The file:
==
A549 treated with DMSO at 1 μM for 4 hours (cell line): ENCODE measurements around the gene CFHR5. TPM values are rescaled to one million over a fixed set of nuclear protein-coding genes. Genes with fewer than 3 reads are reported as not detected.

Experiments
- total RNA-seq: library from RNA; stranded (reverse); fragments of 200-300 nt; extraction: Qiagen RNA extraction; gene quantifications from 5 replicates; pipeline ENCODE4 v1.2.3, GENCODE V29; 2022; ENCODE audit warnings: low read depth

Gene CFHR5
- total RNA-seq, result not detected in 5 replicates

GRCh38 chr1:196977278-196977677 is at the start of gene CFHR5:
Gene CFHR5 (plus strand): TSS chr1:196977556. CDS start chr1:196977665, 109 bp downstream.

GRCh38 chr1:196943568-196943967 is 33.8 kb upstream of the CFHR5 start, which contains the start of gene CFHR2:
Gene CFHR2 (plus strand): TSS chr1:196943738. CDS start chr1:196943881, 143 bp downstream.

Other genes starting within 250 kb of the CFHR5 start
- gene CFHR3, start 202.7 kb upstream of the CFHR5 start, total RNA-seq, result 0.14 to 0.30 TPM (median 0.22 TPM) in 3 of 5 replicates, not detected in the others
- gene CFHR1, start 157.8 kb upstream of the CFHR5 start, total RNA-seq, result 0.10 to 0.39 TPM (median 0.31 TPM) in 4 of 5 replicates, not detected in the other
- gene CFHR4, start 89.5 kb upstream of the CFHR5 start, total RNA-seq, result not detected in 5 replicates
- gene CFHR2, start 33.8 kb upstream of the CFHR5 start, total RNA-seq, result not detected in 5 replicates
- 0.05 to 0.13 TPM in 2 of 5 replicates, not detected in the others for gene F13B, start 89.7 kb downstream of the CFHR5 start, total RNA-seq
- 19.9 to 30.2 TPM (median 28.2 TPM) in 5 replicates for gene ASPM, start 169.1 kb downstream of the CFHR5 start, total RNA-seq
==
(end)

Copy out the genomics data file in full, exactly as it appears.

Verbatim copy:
A549 treated with DMSO at 1 μM for 4 hours (cell line): ENCODE measurements around the gene CFHR5. TPM values are rescaled to one million over a fixed set of nuclear protein-coding genes. Genes with fewer than 3 reads are reported as not detected.

Experiments
- total RNA-seq: library from RNA; stranded (reverse); fragments of 200-300 nt; extraction: Qiagen RNA extraction; gene quantifications from 5 replicates; pipeline ENCODE4 v1.2.3, GENCODE V29; 2022; ENCODE audit warnings: low read depth

Gene CFHR5
- total RNA-seq, result not detected in 5 replicates

GRCh38 chr1:196977278-196977677 is at the start of gene CFHR5:
Gene CFHR5 (plus strand): TSS chr1:196977556. CDS start chr1:196977665, 109 bp downstream.

GRCh38 chr1:196943568-196943967 is 33.8 kb upstream of the CFHR5 start, which contains the start of gene CFHR2:
Gene CFHR2 (plus strand): TSS chr1:196943738. CDS start chr1:196943881, 143 bp downstream.

Other genes starting within 250 kb of the CFHR5 start
- gene CFHR3, start 202.7 kb upstream of the CFHR5 start, total RNA-seq, result 0.14 to 0.30 TPM (median 0.22 TPM) in 3 of 5 replicates, not detected in the others
- gene CFHR1, start 157.8 kb upstream of the CFHR5 start, total RNA-seq, result 0.10 to 0.39 TPM (median 0.31 TPM) in 4 of 5 replicates, not detected in the other
- gene CFHR4, start 89.5 kb upstream of the CFHR5 start, total RNA-seq, result not detected in 5 replicates
- gene CFHR2, start 33.8 kb upstream of the CFHR5 start, total RNA-seq, result not detected in 5 replicates
- 0.05 to 0.13 TPM in 2 of 5 replicates, not detected in the others for gene F13B, start 89.7 kb downstream of the CFHR5 start, total RNA-seq
- 19.9 to 30.2 TPM (median 28.2 TPM) in 5 replicates for gene ASPM, start 169.1 kb downstream of the CFHR5 start, total RNA-seq